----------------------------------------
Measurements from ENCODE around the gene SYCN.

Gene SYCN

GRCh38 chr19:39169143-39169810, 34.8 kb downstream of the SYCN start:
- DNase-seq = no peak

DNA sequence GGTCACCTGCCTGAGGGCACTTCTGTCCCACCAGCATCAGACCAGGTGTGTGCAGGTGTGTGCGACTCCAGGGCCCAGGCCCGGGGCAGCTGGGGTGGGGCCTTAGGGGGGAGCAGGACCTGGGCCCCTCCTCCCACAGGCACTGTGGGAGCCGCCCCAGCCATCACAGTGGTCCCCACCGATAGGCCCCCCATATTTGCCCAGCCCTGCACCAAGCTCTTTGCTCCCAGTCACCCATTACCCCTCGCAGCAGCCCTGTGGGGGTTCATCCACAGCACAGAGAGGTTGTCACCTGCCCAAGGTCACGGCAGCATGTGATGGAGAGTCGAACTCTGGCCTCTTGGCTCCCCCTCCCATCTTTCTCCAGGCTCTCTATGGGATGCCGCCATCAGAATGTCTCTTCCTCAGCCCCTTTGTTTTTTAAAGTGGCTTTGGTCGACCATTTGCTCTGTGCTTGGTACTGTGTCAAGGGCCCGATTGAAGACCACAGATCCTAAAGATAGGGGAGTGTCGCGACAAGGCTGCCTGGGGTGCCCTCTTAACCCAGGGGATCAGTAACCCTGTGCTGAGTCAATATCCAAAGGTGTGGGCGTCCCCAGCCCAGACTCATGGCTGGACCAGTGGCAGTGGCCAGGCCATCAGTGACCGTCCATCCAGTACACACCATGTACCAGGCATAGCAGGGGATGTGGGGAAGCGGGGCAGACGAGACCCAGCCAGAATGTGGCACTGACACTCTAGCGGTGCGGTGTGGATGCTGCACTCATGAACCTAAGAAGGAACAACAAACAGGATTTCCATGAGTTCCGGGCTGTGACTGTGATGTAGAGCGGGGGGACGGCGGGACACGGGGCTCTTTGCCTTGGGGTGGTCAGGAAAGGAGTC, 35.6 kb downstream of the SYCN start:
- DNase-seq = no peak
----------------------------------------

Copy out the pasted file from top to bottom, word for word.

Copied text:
Measurements from ENCODE around the gene SYCN.

Gene SYCN

GRCh38 chr19:39169143-39169810, 34.8 kb downstream of the SYCN start:
- DNase-seq = no peak

DNA sequence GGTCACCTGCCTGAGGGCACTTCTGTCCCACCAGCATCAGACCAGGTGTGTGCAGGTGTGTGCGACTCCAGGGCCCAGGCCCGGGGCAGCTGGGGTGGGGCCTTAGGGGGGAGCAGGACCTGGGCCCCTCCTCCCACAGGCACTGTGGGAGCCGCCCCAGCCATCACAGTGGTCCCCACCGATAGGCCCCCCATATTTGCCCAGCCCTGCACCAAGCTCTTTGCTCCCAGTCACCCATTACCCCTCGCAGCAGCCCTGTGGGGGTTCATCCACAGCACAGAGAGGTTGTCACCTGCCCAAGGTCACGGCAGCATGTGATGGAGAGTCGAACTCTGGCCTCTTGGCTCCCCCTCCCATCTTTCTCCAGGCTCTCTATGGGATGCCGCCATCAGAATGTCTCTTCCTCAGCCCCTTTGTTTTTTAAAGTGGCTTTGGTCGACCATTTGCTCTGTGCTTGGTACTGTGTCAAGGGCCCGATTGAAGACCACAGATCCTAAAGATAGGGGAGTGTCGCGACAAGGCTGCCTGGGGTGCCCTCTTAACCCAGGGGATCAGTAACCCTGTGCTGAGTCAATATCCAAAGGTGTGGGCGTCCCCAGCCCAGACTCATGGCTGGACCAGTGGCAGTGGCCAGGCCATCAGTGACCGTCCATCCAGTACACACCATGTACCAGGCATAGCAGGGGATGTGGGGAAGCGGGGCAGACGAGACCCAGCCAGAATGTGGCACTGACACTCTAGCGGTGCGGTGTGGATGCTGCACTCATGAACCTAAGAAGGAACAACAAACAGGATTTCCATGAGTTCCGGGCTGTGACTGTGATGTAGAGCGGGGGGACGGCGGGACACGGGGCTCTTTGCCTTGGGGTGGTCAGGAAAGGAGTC, 35.6 kb downstream of the SYCN start:
- DNase-seq = no peak